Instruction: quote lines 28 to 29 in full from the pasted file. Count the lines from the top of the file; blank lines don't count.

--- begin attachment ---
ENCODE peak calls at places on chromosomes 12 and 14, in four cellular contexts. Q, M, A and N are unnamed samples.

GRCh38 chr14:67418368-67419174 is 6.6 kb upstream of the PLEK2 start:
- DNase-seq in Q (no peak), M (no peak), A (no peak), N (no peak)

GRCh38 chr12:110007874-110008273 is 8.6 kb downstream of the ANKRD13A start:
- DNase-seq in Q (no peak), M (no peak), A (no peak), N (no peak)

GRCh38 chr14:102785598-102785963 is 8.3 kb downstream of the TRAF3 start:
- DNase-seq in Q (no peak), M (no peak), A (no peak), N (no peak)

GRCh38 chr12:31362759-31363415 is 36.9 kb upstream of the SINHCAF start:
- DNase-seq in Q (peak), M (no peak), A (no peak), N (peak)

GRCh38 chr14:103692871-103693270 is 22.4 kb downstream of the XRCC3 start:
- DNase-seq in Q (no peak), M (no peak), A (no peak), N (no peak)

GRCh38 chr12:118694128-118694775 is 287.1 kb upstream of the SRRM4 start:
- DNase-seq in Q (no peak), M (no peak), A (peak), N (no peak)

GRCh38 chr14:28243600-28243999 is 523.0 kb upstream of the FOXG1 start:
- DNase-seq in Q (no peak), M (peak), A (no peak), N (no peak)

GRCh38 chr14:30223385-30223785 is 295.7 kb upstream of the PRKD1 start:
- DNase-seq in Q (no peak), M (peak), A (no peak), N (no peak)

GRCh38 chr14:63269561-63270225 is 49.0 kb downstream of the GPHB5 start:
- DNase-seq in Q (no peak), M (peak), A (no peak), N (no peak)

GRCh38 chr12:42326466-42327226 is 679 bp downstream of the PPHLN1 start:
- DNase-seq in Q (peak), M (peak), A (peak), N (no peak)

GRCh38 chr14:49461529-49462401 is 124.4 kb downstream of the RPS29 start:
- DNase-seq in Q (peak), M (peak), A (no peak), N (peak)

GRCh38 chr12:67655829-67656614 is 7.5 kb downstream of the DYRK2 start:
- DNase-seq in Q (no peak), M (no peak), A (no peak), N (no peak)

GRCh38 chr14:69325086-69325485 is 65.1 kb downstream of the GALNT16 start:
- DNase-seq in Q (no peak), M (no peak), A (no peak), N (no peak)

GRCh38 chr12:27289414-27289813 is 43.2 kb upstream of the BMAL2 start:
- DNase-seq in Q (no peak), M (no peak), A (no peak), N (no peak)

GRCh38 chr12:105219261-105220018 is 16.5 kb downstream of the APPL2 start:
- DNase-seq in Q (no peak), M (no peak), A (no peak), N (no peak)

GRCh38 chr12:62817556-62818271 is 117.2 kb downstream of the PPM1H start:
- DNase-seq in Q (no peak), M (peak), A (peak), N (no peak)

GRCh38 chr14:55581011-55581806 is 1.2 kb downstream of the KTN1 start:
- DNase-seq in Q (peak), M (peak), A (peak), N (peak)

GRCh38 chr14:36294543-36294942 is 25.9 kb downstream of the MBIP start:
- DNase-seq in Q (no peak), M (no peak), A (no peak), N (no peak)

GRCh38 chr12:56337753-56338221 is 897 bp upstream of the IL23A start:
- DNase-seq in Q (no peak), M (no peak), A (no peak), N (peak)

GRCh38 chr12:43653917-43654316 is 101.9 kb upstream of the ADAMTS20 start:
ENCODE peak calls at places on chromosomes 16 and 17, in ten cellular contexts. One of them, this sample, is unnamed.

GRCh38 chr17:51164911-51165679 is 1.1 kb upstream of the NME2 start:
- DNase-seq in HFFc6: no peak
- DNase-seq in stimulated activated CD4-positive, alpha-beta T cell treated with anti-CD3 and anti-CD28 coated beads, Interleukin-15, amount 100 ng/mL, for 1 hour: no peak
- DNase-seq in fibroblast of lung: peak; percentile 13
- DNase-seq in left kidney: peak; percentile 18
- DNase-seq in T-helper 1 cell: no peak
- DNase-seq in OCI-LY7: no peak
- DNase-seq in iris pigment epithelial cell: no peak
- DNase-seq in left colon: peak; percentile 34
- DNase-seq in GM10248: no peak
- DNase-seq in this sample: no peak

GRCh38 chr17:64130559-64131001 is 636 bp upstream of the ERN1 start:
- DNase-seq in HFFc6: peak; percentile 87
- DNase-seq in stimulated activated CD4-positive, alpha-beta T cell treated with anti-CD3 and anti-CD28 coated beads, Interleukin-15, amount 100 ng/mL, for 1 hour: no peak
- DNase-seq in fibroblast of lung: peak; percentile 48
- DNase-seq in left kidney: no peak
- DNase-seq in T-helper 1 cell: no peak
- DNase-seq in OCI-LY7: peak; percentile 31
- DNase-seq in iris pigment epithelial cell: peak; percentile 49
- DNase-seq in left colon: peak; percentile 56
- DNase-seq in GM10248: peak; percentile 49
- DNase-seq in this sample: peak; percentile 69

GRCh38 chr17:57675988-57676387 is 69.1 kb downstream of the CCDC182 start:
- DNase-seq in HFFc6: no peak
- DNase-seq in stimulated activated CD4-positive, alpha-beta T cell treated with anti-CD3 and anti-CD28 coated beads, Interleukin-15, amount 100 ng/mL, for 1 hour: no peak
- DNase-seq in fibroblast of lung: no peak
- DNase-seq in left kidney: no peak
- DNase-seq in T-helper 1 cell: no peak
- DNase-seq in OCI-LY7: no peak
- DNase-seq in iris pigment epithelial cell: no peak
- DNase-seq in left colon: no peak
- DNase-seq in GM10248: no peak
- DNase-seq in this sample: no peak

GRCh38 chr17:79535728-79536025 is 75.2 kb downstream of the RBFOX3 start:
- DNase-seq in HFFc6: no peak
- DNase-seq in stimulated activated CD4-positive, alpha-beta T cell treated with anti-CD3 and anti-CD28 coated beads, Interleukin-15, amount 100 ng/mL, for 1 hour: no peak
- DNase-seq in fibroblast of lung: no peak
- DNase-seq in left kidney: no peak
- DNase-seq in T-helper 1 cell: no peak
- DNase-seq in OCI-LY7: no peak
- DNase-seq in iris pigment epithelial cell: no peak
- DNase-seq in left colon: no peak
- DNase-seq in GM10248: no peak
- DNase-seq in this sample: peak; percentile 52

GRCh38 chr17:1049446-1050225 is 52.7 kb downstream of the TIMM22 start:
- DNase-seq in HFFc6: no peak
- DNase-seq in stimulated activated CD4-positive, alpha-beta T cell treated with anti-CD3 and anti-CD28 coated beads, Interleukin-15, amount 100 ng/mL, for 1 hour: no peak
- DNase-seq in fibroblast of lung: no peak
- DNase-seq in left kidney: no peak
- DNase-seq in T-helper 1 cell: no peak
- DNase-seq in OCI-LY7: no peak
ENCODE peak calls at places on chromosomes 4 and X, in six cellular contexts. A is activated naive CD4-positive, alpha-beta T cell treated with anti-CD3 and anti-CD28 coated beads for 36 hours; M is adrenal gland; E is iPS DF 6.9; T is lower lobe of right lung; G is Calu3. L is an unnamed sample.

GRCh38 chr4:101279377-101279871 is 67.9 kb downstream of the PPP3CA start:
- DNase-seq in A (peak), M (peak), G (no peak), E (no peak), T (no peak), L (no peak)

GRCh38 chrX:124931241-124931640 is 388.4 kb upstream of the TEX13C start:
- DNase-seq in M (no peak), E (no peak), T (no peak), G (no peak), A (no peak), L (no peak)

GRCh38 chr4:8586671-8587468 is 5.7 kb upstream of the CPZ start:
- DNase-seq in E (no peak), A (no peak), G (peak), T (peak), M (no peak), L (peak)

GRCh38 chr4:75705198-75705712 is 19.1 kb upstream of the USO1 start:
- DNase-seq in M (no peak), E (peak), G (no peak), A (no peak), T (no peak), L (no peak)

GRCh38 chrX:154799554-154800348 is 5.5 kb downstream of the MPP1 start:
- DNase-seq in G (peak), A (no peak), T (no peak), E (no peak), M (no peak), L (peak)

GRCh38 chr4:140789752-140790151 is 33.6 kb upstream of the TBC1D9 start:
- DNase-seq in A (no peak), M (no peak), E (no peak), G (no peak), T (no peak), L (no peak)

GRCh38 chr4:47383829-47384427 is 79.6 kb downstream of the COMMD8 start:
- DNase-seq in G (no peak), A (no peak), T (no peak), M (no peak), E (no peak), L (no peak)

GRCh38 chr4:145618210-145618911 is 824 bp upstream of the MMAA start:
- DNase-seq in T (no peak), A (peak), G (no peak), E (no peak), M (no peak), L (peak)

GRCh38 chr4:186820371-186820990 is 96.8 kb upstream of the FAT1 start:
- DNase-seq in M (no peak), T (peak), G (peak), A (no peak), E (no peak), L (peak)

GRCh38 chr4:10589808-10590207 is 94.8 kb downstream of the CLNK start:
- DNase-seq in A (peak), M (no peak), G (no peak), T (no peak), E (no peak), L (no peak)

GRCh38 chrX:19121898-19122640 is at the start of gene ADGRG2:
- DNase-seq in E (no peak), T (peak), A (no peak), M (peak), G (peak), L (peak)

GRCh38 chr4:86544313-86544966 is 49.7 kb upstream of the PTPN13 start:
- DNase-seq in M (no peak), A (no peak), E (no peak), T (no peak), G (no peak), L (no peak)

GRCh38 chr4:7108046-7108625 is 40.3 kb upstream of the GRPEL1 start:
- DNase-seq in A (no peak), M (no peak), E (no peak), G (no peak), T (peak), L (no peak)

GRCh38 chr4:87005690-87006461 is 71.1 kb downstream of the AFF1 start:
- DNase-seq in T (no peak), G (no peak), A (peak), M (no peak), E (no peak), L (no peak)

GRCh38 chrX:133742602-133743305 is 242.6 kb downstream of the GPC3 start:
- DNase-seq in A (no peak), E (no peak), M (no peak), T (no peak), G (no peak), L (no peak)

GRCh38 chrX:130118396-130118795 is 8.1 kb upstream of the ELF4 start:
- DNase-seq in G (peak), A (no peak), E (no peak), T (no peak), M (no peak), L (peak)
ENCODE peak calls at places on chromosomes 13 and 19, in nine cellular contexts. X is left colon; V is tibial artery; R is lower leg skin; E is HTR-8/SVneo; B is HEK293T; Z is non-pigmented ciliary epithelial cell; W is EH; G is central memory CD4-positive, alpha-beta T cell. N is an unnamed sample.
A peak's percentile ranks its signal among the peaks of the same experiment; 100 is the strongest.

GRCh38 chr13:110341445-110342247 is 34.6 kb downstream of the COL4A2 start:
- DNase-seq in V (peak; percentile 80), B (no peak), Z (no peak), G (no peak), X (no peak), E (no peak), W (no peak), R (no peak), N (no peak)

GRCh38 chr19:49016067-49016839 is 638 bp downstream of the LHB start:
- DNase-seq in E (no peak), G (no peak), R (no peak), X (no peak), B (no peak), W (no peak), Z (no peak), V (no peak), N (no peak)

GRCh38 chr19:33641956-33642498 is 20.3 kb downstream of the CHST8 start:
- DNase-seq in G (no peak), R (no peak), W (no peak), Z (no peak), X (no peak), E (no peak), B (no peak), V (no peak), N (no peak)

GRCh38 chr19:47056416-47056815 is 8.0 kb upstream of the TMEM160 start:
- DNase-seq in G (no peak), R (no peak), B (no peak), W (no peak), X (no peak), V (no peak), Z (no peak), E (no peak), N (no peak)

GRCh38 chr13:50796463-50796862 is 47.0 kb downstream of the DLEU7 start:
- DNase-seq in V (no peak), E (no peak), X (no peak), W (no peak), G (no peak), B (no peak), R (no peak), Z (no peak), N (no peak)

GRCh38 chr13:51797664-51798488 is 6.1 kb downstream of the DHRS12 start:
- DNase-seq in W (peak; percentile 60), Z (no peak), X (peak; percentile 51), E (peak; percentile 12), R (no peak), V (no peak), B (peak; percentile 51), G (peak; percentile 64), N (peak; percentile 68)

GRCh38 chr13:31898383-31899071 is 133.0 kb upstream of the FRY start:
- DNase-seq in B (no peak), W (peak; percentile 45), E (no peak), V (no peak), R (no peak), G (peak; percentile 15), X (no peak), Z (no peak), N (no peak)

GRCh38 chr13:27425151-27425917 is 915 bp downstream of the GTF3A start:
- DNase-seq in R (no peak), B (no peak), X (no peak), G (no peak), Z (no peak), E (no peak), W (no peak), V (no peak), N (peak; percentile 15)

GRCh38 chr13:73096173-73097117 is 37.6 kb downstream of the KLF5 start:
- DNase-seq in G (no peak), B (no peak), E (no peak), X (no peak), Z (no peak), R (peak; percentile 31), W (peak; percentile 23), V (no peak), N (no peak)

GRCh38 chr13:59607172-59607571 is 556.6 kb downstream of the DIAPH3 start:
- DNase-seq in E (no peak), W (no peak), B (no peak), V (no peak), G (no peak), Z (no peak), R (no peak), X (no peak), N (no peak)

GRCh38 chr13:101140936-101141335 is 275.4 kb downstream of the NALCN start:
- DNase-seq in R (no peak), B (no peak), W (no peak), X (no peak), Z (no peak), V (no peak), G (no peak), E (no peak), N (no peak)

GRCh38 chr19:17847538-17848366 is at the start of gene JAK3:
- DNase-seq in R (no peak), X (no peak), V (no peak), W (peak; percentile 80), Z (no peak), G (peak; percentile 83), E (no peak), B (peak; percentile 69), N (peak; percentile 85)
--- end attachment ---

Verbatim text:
GRCh38 chr12:27289414-27289813 is 43.2 kb upstream of the BMAL2 start:
- DNase-seq in Q (no peak), M (no peak), A (no peak), N (no peak)